75

New York Observer

By Rex Reed
It's a special film of sacrifice, redemption and hope in the shadow of a holocaust that packs an emotional wallop from which there is no escape. I can't get it out of my thoughts, and I recommend it highly.
Full Review
75

Movieline

Bale's presence in the film is a kind of misdirect, a calculated element intended to better its international commercial prospects -- his character makes a clumsily predictable journey from cynical drunken expat to hero willing to sacrifice a chance to escape the country in order to care for the children who've ended up in his charge.
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63

Boston Globe

By Wesley Morris
The Flowers of War is the latest movie focused on the Nanking atrocities. Lu Chuan's "City of Life and Death'' was released in the United States last year and presented a far greater, grimmer, and more punishing re-creation of the sacking.
Full Review
63

New Orleans Times-Picayune

By Mike Scott
That's not to say it's a bad film, necessarily. It's just not as good as it could have -- and should have -- been.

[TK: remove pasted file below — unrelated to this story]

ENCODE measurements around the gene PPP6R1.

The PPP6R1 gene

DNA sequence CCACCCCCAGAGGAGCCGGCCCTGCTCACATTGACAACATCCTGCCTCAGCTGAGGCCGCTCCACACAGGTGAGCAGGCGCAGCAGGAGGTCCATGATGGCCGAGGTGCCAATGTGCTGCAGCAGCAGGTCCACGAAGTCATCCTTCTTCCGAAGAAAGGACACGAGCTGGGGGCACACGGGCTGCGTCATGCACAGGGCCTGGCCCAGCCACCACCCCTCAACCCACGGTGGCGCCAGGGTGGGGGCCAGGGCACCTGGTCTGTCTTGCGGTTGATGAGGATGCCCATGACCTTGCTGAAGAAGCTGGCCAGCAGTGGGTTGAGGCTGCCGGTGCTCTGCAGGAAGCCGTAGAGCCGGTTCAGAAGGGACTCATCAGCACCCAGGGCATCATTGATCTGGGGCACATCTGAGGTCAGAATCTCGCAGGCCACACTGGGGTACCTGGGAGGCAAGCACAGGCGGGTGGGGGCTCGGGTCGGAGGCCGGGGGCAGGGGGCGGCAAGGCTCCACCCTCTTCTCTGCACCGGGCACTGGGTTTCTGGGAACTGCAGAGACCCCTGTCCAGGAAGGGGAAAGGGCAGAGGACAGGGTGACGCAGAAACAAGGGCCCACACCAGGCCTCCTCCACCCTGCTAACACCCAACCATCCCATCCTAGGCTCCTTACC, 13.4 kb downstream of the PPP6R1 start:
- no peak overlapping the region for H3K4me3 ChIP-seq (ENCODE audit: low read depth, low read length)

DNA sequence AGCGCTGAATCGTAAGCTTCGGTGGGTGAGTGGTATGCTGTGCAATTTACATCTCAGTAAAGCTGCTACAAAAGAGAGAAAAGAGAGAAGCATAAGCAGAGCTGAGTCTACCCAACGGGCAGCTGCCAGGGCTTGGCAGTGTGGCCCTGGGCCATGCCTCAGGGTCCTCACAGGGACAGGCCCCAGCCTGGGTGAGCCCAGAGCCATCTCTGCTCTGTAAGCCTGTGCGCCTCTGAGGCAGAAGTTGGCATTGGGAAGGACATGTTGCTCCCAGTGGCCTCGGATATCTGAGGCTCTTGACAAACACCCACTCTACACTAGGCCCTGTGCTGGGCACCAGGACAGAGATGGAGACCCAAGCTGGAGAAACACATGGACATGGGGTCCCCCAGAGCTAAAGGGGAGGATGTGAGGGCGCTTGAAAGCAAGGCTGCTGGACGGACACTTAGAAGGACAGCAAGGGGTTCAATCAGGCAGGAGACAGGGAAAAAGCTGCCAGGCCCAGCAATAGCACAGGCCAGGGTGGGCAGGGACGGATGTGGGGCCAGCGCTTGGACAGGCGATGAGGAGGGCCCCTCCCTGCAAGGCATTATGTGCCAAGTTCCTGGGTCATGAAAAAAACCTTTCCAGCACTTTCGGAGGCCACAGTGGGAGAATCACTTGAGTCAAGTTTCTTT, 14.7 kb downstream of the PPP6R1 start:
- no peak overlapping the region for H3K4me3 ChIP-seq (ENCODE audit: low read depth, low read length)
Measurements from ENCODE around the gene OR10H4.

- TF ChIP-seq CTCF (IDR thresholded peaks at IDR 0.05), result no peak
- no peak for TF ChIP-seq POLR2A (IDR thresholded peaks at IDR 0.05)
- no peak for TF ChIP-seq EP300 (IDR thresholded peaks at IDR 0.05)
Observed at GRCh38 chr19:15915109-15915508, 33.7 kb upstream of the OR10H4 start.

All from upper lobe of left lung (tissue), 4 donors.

Full Review
50

San Francisco Chronicle

By Walter Addiego
Affecting at times, but finally feels overblown and heavy-handed.
Full Review
50

The Globe and Mail (Toronto)

By Liam Lacey
While Bale speaks in an anachronistically modern American vernacular, the Chinese cast recite grammatically perfect, phonetic English so stilted you find yourself wishing the film would stick to subtitles. This is not so much a question of a story being lost in translation as a movie that never finds the right story to tell.
Full Review
50

Chicago Sun-Times

By Roger Ebert
Now let me ask you: Can you think of any reason the character John Miller is needed to tell his story? Was any consideration given to the possibility of a Chinese priest? Would that be asking for too much?
Full Review
50

Chicago Tribune

When it comes to storytelling, Zhang Yimou's 19th feature is decidedly backward-looking: A lavish period weepie set against the atrocities of the Nanking Massacre, "Flowers" abounds with well-worn movie archetypes and slathers on schmaltz.
Full Review
40

New York Daily News

By Elizabeth Weitzman
The biggest problem, however, is the way Zhang romanticizes the unimaginably awful, turning gold-hearted prostitutes and virginal orphans into cinematic martyrs. Though his talents are vast, there may be too much truth in this particular story to suit his extravagant tastes.
Full Review
30

The Hollywood Reporter

By Todd McCarthy
It's something you'd think only the crassest of Hollywood producers would come up with - injecting sex appeal into an event as ghastly at the Nanjing massacre - but it's an element central to The Flowers of War, a contrived and unpersuasive look at an oft-dramatized historical moment.
Full Review
46 out of 100
Mixed or average reviews
Metascore® based on all critic reviews. Scores range from 0 to 100, with higher scores indicating more favorable reviews.